Sunday, March 20, 2011
The Man in the Brown Suit: Review
Anne Beddingfeld has always longed for adventures...and romance. Preferably romantic adventures. She has spent her life with her academic father, a man who was an expert on Primitive Man, but no expert on raising daughters or managing finances. When her father passes away, Anne finds herself set to face the world with 87 pounds and change in her pocket. Her father's well-meaning associates and the townspeople who knew them all aim to help in their suggestions that she take on a nice position as a secretary or an assistant librarian or even as wife to the doctor, but Anne is determined to find adventures. And when she watches a scared man back himself off the platform at Hyde Park Underground Station and be pronounced dead by a doctor in a brown suit who promptly disappears while leaving behind a scrap of paper with an odd message scrawled on it, she finds that she's about to get her wish. But you know what they say about being careful what you wish for.....
The Man in the Brown Suit is one of Agatha Christie's early attempts at light-hearted espionage. Yes, there are deaths and mysterious master criminals directing nefarious schemes and hidden diamonds and blackmail, but it's all of the sort that one finds it hard to take seriously. That doesn't make it any less fun or exciting to read, but it doesn't produce the edge-of-your-seat thrills that some espionage stories will.
Anne uses her last 87 pounds to book passage on a ship bound for South Africa. Her investigations into the slip of paper and the man in the brown suit convince her that something important will happen on that ship. She soon has a wounded man bursting into her cabin the middle of the night, a film canister full of diamonds is slipped throught the ventilator of her new-found friend's cabin, and an attempt is made on Anne's life. There are several suspicious characters on board...two secretaries to Sir Eustace Peldar (both acting rather oddly), a parson who claims to have recently been in Africa yet shows no signs of the African sun, a Colonel Race who everybody says is a government man, and even Sir Eustace himself. Anne is determined to suspect everyone until shown differently. She spends the rest of the story working out who she can trust and who the evil mastermind is.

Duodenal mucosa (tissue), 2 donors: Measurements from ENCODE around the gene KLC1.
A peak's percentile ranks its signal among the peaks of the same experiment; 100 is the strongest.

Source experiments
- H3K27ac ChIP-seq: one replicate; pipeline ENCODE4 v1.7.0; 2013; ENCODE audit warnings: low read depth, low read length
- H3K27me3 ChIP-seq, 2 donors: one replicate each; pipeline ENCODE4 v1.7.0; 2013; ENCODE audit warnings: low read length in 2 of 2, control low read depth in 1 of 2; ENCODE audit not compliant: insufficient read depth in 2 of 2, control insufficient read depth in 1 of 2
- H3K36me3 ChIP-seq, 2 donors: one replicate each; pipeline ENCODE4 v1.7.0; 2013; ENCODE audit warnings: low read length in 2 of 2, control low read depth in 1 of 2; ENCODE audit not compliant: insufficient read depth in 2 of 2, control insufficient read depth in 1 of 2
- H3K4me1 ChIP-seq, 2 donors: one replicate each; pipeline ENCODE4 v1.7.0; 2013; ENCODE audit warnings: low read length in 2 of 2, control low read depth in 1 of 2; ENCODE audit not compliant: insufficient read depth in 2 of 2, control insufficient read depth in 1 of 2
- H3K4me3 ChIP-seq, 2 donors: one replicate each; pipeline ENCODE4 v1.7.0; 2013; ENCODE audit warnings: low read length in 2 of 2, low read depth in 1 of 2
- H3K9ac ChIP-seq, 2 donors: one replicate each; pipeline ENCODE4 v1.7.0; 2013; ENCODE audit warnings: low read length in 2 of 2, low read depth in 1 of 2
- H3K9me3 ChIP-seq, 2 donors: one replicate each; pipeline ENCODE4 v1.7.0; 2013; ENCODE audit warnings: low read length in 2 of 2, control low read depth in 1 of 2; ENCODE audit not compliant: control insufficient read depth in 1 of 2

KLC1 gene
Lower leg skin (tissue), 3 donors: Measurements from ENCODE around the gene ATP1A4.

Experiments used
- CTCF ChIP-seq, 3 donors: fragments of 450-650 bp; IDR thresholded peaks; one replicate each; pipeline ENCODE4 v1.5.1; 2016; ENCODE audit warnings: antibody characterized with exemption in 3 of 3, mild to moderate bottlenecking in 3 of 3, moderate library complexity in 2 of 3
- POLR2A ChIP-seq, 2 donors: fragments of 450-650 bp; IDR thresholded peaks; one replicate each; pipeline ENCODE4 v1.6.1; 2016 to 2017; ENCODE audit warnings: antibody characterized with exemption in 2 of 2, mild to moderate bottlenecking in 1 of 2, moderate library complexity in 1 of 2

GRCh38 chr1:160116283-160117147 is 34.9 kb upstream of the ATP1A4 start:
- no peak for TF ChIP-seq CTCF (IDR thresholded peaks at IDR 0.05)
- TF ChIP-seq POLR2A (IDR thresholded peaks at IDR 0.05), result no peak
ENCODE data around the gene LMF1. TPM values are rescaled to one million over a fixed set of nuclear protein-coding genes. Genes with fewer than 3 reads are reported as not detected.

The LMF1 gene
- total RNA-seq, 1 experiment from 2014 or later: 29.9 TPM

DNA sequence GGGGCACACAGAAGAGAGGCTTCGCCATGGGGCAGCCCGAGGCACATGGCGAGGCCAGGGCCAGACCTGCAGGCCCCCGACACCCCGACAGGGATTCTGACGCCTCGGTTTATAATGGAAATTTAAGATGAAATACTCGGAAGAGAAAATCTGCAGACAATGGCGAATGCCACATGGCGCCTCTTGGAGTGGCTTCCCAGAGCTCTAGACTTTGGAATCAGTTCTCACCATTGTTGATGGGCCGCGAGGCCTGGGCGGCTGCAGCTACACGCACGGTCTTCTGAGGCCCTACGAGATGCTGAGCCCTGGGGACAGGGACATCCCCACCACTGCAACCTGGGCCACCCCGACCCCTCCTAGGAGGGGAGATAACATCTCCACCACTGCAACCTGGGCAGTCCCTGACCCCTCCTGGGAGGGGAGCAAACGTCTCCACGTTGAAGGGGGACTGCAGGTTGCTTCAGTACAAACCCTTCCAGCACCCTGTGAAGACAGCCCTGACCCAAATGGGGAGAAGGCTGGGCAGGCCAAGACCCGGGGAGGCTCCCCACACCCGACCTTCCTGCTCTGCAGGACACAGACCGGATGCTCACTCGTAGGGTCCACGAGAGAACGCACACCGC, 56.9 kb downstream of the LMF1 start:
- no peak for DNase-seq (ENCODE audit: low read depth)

While it was a bit exasperating to watch Anne fall into the classic heroine trap of being tricked into coming to an isolated home alone and then bound and gagged to wait for the "Colonel" to come, it was refreshing to see her use her resourcefulness to escape her captors. It was also nice to see her learn from the experience and not be caught napping again. Anne is a likable main character--smart, brave, and willing to learn from her mistakes. I enjoyed Anne very much. And I enjoyed the story--but, be warned, it's lighter than a lot of Christie's and the emphasis is not so much on the mystery. Three and a half stars out five.